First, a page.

Last week, the Centers for Medicare and Medicaid Services (CMS) responded to the state’s 1115 Medicaid Waiver request that had been filed last September. As part of that filing, the Executive Office of Health and Human Services (EOHHS) had requested authority to permit non-disabled adults with incomes above 100% of the federal poverty level to be only eligible for subsidized insurance in the Connector exchange rather than through MassHealth. MHA had supported the proposal in conjunction with steps to ensure appropriate affordability standards and to guard against any loss of coverage. However, last week CMS rejected the request.
Also of note and garnering national attention was the EOHHS proposal to institute a “closed formulary” in the MassHealth program that, among other things, would enhance the agency’s ability to negotiate supplemental rebates with drug manufacturers. Currently, Medicaid programs participating in the federal Medicaid drug rebate program must include on their list of offered drugs nearly all FDA-approved drugs from a pharmaceutical company. This “open formulary” requirement often makes it challenging for states in negotiating additional rebates from drug manufacturers, which is one of the reasons EOHHS had made this proposal. CMS did not approve this request but indicated support for the state’s overall goal to lower drug costs.  In its letter, CMS stated it would be willing to consider an alternative proposal that would allow the state to exclude certain Medicaid-covered outpatient drugs from Medicaid coverage if the state were to negotiate directly with manufacturers and forgo all rebates available under the federal drug rebate program. 
CMS also did not approve proposals to implement narrower networks in MassHealth's Primary Care Clinician (PCC) program to encourage enrollment in Accountable Care Organizations and Managed Care Organizations.

In a positive development, CMS did approve the EOHHS request to waive state veteran annuities when determining income for MassHealth coverage. Massachusetts currently provides a $2,000 annual payment to disabled veterans and Gold Star parents and Gold Star spouses, which in some cases may have prevented the person or family from qualifying for Medicaid coverage.

Staffing & Quality Data at Your Local Hospital & Home Health Agency

Interested to see how your hospital staffs each of its units? Want to see how the federal government, using evidence-based data, rates your hospital’s quality of care? For well over a decade this information has been easily accessible at PatientCareLink – the website MHA and the Organization of Nurse Leaders created in 2006. With the addition of the Home Care Alliance of Massachusetts, the public can assess reports about home healthcare agencies in the state.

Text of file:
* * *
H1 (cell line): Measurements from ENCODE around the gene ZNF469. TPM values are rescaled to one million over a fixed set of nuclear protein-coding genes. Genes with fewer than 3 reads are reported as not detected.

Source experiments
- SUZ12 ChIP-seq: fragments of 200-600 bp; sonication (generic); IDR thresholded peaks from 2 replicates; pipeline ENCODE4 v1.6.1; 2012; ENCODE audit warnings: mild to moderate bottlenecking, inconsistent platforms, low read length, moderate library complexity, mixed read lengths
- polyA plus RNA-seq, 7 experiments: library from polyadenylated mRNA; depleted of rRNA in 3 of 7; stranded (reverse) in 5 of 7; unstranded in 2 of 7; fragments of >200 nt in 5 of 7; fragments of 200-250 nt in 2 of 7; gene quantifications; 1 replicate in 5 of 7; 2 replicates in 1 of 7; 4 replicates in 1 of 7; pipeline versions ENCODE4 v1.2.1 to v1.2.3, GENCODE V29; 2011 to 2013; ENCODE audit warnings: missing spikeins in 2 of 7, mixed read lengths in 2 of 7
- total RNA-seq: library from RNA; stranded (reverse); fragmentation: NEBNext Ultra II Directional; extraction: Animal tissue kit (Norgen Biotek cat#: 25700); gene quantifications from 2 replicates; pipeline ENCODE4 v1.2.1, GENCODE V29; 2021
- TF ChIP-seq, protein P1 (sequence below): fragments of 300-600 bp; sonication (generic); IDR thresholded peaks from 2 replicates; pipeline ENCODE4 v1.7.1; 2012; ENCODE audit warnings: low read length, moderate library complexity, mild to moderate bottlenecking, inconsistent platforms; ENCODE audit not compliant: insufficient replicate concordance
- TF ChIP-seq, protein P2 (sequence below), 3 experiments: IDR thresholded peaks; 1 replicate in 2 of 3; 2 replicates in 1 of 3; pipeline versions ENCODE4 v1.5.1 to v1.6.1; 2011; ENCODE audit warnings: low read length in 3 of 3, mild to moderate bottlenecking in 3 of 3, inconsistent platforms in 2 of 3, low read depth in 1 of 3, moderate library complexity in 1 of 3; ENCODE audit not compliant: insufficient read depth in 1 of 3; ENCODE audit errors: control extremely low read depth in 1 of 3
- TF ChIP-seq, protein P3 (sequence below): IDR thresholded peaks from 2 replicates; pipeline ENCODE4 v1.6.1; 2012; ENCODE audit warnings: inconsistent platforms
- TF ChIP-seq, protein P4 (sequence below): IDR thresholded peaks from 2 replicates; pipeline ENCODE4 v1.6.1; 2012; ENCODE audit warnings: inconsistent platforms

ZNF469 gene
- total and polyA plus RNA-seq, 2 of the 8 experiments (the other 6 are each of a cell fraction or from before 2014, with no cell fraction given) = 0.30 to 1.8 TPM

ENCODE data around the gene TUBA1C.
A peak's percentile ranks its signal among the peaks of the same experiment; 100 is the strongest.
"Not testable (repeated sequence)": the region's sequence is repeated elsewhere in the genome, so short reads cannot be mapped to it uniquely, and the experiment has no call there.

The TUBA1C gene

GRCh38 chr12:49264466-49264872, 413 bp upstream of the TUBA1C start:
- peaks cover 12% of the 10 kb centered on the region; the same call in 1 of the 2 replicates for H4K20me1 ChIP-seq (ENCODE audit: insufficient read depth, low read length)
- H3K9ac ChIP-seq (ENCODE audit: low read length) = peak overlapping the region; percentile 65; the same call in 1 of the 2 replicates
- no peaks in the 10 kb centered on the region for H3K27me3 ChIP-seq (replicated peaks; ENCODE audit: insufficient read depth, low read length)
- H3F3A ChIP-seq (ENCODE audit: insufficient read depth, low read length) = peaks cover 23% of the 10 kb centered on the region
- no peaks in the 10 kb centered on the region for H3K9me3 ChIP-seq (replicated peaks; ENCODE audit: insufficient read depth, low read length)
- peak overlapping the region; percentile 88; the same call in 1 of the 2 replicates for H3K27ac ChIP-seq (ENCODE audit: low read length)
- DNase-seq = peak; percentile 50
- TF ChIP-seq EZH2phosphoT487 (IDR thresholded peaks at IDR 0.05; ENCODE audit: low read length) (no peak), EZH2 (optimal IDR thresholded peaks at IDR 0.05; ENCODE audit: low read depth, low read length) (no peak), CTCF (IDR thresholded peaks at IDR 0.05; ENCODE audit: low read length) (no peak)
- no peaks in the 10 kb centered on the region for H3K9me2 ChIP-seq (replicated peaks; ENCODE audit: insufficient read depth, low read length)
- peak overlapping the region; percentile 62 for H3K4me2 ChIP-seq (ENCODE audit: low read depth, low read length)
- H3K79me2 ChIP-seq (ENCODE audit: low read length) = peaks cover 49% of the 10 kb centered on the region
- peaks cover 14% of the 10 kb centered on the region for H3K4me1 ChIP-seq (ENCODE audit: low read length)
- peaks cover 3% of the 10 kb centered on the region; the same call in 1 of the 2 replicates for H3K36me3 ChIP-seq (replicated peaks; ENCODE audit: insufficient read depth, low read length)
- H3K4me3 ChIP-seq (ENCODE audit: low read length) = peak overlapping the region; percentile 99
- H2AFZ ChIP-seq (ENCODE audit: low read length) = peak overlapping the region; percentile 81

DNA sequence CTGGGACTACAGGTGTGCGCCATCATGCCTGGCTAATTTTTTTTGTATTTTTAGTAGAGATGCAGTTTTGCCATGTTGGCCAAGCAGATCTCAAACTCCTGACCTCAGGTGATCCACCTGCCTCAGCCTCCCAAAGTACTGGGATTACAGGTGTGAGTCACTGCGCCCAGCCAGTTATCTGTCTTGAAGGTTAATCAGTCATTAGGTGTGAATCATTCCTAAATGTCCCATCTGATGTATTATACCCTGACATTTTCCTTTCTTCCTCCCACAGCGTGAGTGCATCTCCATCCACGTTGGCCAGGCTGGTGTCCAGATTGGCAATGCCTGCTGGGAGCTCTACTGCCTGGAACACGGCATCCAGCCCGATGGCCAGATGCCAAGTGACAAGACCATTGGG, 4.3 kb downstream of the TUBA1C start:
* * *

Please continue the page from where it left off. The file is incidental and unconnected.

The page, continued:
It’s all transparent, verified data. Data from Medicare’s Hospital Compare and Home Health Compare are now available on PatientCareLink for 63 Massachusetts acute care hospitals, nine rehabilitation hospitals, and 87 home health agencies.

To view the latest updated reports, click here and then choose from the left-hand column either Massachusetts hospitals, or Home Care Alliance. Also available from the left-hand column is staffing data from facilities represented by the Hospital Association of Rhode Island.

Happy July 4 (and a Little Health Advice from Gen. Washington)

MHA will be closed on Wednesday, July 4 in observance of Independence Day.  As the healthcare system struggles with rising pharmaceutical prices, perhaps now is a good time to reflect on some advice from Founding Father George Washington, who in September 1785, before he became president, wrote to his old friend and fellow Revolutionary War veteran Richard Varick, urging preventative healthcare over the excessive use of medicines: “I am sorry to hear of your long indispositions, and repeated attacks—It may be well to nurse yourself a little,” Washington wrote. “Disorders, oftentimes, are easier prevented than cured. And while you are in the way to re-establish your health (on which I heartily congratulate you) it is better to use preventatives than alternatives &ca &ca of which the [Apothecary shops] are replete.”

The Final 2019 Inpatient Hospital PPS Rule

Thursday, August 16; 9 a.m. – 12 p.m.
MHA Conference Center, Burlington, Mass.

Join MHA’s annual program to review the final IPPS inpatient rule. We’ll cover all of the critical changes and updates important to hospitals, including: inflation and program financial updates; changes to the value-based and quality programs; proposals on price transparency; MS-DRG grouping and significant ICD-10 changes; and other Medicare legislative and regulatory issues applicable to acute care hospitals. More information is coming soon, but mark your calendar today, register, and check back here.

John LoDico, Editor